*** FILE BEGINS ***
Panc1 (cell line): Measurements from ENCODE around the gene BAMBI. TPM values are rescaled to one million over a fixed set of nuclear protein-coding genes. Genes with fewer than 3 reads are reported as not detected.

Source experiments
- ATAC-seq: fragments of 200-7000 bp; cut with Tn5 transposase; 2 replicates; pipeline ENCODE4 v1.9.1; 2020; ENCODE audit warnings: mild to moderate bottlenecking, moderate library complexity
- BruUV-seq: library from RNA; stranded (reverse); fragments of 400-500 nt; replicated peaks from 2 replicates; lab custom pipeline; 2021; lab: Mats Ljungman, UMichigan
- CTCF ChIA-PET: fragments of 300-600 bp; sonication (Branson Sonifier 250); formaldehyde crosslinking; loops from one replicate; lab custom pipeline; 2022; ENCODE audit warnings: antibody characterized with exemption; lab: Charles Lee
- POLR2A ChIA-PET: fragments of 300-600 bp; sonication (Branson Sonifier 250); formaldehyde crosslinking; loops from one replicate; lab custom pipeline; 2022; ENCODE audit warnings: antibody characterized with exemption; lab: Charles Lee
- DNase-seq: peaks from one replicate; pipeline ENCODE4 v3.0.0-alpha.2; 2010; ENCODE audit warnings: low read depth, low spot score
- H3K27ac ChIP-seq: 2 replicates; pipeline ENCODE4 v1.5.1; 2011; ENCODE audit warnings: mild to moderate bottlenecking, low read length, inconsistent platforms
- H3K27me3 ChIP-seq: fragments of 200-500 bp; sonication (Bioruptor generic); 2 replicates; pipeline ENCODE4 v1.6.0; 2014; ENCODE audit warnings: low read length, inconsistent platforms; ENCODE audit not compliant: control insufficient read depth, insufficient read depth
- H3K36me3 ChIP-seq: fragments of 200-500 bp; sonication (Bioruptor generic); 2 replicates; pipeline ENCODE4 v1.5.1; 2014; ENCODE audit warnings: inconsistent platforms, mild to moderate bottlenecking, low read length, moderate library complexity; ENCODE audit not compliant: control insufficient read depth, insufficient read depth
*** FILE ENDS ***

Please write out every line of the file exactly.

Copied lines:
Panc1 (cell line): Measurements from ENCODE around the gene BAMBI. TPM values are rescaled to one million over a fixed set of nuclear protein-coding genes. Genes with fewer than 3 reads are reported as not detected.

Source experiments
- ATAC-seq: fragments of 200-7000 bp; cut with Tn5 transposase; 2 replicates; pipeline ENCODE4 v1.9.1; 2020; ENCODE audit warnings: mild to moderate bottlenecking, moderate library complexity
- BruUV-seq: library from RNA; stranded (reverse); fragments of 400-500 nt; replicated peaks from 2 replicates; lab custom pipeline; 2021; lab: Mats Ljungman, UMichigan
- CTCF ChIA-PET: fragments of 300-600 bp; sonication (Branson Sonifier 250); formaldehyde crosslinking; loops from one replicate; lab custom pipeline; 2022; ENCODE audit warnings: antibody characterized with exemption; lab: Charles Lee
- POLR2A ChIA-PET: fragments of 300-600 bp; sonication (Branson Sonifier 250); formaldehyde crosslinking; loops from one replicate; lab custom pipeline; 2022; ENCODE audit warnings: antibody characterized with exemption; lab: Charles Lee
- DNase-seq: peaks from one replicate; pipeline ENCODE4 v3.0.0-alpha.2; 2010; ENCODE audit warnings: low read depth, low spot score
- H3K27ac ChIP-seq: 2 replicates; pipeline ENCODE4 v1.5.1; 2011; ENCODE audit warnings: mild to moderate bottlenecking, low read length, inconsistent platforms
- H3K27me3 ChIP-seq: fragments of 200-500 bp; sonication (Bioruptor generic); 2 replicates; pipeline ENCODE4 v1.6.0; 2014; ENCODE audit warnings: low read length, inconsistent platforms; ENCODE audit not compliant: control insufficient read depth, insufficient read depth
- H3K36me3 ChIP-seq: fragments of 200-500 bp; sonication (Bioruptor generic); 2 replicates; pipeline ENCODE4 v1.5.1; 2014; ENCODE audit warnings: inconsistent platforms, mild to moderate bottlenecking, low read length, moderate library complexity; ENCODE audit not compliant: control insufficient read depth, insufficient read depth